Project 2 – Photojournalism

Reading further into critical debates around photojournalism, I found the idea of compassion fatigue very interesting.

Daily, even hourly, as a population we are bombarded with images from across the globe, especially of atrocities.
Do these horrific images numb our response to them as a viewer?

“the shock of photographed atrocities wears off with repeated viewings…” (Sontag, On Photography, p. 20)

Sontag made a few points about the numbing of the public’s response to these images, including this one. She believed that more images we saw, the more used to them we became, and therefore the less we were concerned about them.

Speaking in 1964, Dorothea Lange said: “It takes a lot to get full attention to a picture these days, because we are bombarded by pictures every waking hour, in on form or another, and transitory images seen, unconsciously”
(http://www.aaa.si.edu/collections/interviews/oral-history-interview-dorothea-lange-11757)

Even in 1964, Lange made this point, and now in the digital society we live in, it is even more saturated, and easier to obtain these images.

Photographer Eve Arnold was reported saying, “You know in the beginning we thought we were going to change the world. I think people live in so much visual material these days, billions of photographs annually, that they grow numb after too much exposure”

 

On the other hand, there are arguments against the fact that viewers are become numb to these images.

Susan Moeller made the following comments, suggesting that it was actually the media’s fault, and how the press used the images, and inundated views with too many stories (and thereby, photographers to accompany the stories);

  • “It’s the media that are at fault. How they typically covers crises helps us to feel overstimulated and bored all at once.” (Ibid, p. 9)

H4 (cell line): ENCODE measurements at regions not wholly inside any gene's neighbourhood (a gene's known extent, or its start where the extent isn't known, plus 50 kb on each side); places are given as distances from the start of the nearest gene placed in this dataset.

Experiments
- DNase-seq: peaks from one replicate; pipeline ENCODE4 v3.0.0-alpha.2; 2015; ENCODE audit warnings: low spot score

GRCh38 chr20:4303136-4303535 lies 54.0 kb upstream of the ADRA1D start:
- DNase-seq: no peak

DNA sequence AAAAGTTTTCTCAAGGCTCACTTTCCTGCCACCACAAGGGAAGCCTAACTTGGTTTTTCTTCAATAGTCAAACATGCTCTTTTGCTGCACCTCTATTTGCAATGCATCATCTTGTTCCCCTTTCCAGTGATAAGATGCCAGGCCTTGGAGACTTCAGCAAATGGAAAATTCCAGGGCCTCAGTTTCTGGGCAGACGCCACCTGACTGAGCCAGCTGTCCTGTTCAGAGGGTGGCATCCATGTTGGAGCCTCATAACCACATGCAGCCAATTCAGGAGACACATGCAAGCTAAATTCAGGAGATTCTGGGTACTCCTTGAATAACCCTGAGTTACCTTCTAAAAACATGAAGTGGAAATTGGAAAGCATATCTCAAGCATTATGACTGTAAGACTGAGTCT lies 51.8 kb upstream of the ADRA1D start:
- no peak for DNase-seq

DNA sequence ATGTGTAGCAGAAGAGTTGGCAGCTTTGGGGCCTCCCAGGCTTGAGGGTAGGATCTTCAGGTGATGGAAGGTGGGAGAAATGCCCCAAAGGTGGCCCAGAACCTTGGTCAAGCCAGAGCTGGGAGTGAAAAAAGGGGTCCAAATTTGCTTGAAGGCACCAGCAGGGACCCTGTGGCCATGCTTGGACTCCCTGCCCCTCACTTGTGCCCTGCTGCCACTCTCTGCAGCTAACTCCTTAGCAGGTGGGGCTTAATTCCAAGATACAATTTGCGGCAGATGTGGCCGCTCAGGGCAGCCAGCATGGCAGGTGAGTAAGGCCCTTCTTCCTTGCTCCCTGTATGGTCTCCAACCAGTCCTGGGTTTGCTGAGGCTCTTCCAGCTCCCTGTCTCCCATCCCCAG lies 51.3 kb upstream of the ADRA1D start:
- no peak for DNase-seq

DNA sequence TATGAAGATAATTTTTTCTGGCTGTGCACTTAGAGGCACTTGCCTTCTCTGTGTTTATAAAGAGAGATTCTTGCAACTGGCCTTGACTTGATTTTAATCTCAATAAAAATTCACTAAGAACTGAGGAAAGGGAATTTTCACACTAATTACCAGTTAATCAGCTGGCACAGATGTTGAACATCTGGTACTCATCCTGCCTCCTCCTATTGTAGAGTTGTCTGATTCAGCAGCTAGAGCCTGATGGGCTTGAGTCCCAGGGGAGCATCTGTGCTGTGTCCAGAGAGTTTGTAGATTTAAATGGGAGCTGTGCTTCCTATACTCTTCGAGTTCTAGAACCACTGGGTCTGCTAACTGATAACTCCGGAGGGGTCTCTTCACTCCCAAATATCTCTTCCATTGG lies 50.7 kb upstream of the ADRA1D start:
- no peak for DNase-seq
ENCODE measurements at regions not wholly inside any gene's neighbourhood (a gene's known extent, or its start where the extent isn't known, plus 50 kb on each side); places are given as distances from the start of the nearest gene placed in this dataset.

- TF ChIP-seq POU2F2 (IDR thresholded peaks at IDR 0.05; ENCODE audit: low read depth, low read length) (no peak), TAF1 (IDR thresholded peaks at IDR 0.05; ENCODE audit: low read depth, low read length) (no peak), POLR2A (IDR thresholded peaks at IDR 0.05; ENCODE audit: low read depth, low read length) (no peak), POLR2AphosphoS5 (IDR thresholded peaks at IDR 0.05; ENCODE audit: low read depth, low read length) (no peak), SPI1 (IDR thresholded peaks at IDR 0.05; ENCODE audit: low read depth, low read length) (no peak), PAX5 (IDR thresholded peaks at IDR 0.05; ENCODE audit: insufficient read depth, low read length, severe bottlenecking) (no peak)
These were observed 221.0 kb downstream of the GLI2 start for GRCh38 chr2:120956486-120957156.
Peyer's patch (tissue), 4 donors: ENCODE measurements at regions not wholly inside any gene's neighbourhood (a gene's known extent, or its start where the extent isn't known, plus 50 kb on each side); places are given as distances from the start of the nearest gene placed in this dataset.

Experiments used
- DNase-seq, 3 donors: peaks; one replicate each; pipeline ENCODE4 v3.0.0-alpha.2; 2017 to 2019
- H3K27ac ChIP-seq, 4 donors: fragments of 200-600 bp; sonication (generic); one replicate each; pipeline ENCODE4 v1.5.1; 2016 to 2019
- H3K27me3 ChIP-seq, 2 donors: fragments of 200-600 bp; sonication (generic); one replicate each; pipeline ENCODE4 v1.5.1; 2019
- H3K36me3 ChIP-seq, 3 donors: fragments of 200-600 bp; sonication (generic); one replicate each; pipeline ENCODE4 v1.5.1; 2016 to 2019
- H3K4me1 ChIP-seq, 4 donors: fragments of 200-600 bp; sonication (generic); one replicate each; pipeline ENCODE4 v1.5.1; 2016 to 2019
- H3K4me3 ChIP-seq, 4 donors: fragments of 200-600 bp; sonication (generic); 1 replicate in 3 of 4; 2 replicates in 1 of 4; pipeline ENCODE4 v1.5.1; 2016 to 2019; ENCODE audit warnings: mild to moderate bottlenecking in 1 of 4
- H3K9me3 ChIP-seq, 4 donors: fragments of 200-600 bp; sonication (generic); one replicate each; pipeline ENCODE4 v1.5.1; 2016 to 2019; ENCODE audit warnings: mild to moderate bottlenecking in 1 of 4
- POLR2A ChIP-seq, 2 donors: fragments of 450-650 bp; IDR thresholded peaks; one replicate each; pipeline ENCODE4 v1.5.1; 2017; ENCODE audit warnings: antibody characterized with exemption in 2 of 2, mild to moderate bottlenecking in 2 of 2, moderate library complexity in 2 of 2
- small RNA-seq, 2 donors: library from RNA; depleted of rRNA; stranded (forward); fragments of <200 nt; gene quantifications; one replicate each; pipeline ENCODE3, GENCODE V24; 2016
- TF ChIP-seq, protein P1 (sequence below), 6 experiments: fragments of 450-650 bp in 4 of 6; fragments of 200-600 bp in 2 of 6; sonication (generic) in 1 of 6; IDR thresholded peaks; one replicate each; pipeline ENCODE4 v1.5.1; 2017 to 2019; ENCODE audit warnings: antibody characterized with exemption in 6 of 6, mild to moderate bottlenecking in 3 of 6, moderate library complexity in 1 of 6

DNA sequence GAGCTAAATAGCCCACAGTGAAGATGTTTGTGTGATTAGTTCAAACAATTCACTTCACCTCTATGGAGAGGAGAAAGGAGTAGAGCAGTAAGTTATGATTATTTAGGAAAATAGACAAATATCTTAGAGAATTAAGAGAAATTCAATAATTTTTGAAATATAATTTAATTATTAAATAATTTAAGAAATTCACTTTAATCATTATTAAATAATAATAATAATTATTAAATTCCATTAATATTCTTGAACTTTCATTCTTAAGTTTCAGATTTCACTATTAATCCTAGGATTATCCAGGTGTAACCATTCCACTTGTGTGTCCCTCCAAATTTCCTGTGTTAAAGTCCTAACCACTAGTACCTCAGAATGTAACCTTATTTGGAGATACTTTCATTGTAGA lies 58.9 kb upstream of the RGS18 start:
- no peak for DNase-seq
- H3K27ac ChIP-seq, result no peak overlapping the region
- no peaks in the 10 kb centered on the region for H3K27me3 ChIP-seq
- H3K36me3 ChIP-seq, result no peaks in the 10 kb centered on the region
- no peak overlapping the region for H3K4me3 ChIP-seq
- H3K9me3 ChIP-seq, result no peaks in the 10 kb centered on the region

• “Causes of compassion fatigue are multiple. Too many catastrophes at once, and coverage that is too repetitious..” (Ibid, p. 11)

Even if viewers are becoming numb to the images they are seeing, the photographs are still making changes to the world. Disasters like the 2010 Haiti earthquake raised £107 million according to the Disasters Emergency Committee. (http://www.dec.org.uk/appeals/haiti-earthquake-appeal). Even though, many of the people that donated would have never, and will never, go to Haiti or meet the people that were affected in the earthquake, the photographs they saw urged them that they needed to make a difference to their lives.

 

After reading David Campany’s essay ‘Safety In Numbness’ (2003), although I believe that viewers are numb to images of destruction and war, the ‘late photograph’ has much more of an impact.

I agree with his point that “Mourning by association becomes merely an aestheticized response”. I feel when viewers see images of atrocity, they feel like they can do nothing to help the situation, but once they see the aftermath, it becomes more ‘real’, and they feel like they can help the situation.

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